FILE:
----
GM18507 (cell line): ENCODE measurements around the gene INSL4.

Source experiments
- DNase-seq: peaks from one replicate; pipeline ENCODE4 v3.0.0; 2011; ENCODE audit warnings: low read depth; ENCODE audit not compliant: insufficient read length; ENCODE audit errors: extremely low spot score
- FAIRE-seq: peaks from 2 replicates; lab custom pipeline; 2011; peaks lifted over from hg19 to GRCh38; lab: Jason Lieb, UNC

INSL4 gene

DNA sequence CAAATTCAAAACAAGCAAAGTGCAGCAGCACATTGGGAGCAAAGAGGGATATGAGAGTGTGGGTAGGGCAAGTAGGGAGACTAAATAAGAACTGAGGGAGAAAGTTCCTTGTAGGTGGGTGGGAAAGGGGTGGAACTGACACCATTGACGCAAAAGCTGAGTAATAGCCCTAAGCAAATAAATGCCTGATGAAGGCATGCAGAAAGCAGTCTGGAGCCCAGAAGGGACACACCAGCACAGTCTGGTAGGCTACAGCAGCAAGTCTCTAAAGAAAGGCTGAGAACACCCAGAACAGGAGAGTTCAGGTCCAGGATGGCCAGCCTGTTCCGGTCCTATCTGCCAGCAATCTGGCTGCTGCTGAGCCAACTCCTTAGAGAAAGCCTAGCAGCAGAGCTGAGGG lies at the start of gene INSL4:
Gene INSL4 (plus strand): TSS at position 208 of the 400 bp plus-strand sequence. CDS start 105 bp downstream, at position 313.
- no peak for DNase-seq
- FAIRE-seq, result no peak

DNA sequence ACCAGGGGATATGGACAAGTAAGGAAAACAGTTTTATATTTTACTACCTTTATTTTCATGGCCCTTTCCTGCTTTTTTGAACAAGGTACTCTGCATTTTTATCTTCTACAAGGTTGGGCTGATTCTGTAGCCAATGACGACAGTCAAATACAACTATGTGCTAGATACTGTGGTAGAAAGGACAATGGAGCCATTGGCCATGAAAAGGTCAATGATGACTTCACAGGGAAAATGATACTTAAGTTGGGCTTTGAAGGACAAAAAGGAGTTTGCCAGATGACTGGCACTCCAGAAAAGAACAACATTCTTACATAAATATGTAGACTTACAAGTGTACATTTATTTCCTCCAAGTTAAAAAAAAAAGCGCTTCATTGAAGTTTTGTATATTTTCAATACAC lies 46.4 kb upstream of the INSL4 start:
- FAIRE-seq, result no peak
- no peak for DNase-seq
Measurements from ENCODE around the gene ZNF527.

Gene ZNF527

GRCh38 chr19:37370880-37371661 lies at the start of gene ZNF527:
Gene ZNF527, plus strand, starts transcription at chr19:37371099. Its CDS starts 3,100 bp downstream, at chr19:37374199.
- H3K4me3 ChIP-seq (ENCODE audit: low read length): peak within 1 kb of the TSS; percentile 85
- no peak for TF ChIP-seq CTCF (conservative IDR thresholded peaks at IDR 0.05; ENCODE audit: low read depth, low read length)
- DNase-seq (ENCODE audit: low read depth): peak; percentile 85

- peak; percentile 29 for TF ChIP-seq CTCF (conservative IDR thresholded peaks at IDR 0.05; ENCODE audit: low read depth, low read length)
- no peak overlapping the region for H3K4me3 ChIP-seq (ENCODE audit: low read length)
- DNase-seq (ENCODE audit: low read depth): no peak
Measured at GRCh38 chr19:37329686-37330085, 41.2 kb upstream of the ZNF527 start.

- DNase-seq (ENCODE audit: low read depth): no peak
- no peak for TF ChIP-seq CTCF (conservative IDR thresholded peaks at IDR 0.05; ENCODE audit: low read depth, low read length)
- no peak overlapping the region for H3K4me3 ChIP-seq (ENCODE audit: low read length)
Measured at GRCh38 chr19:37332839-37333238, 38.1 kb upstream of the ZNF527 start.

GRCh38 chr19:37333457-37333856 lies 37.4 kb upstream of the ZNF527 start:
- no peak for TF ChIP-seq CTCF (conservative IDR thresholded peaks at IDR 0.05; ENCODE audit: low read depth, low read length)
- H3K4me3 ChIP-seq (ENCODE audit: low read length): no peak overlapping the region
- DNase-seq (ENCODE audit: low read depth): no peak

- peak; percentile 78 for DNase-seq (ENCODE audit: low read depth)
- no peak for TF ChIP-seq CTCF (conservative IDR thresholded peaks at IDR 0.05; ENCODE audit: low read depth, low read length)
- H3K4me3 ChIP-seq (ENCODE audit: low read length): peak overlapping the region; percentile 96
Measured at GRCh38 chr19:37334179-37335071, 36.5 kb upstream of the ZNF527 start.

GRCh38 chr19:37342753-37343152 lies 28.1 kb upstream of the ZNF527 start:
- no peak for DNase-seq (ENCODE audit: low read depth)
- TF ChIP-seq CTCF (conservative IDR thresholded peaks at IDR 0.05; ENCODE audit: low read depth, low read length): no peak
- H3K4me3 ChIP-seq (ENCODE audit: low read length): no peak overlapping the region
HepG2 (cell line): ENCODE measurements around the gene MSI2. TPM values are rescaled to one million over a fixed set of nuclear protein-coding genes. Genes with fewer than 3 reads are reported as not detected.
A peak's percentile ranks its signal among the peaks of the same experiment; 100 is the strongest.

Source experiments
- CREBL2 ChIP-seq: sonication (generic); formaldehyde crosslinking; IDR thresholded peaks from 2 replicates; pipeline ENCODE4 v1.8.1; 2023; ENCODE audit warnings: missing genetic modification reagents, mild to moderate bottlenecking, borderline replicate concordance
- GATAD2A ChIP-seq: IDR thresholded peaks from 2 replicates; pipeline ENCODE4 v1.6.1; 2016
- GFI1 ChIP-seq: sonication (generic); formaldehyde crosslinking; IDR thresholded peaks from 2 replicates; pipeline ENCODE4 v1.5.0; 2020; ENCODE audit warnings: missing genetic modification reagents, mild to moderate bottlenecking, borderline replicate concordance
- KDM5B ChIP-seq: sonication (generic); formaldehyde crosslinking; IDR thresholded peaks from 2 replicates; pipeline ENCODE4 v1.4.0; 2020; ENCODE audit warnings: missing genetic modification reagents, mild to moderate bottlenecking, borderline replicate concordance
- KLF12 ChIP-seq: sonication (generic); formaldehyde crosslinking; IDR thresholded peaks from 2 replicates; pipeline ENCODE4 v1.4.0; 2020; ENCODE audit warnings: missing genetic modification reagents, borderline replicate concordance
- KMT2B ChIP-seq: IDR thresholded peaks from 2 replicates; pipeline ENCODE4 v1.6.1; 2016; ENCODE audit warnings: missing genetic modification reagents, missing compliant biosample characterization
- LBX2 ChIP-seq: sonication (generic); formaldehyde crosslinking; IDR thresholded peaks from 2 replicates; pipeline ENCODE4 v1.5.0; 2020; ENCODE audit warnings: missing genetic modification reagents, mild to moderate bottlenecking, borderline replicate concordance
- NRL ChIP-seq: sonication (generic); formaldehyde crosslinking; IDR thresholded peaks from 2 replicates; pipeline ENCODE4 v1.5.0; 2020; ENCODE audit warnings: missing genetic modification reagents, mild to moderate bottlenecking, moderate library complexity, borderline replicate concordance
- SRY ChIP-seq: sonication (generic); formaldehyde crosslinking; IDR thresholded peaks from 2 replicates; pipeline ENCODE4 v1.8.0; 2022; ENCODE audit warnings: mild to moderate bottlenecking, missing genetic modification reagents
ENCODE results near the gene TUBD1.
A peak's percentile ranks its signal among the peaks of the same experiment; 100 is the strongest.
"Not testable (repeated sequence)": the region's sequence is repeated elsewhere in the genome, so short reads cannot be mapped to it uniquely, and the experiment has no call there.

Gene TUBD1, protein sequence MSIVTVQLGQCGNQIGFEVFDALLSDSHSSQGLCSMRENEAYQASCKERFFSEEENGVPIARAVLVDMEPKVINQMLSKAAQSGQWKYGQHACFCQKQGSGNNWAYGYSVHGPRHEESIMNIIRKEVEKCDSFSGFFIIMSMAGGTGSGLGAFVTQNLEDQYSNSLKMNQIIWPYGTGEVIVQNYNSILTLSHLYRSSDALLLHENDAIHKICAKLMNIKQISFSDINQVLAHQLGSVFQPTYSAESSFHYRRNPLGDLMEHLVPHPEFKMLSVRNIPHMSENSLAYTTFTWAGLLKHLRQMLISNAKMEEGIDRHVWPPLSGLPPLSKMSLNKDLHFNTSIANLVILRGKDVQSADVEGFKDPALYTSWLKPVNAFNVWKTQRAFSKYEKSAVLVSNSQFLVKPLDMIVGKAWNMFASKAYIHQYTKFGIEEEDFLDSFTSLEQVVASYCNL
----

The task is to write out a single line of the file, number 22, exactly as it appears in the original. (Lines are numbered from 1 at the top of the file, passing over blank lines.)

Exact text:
- DNase-seq (ENCODE audit: low read depth): no peak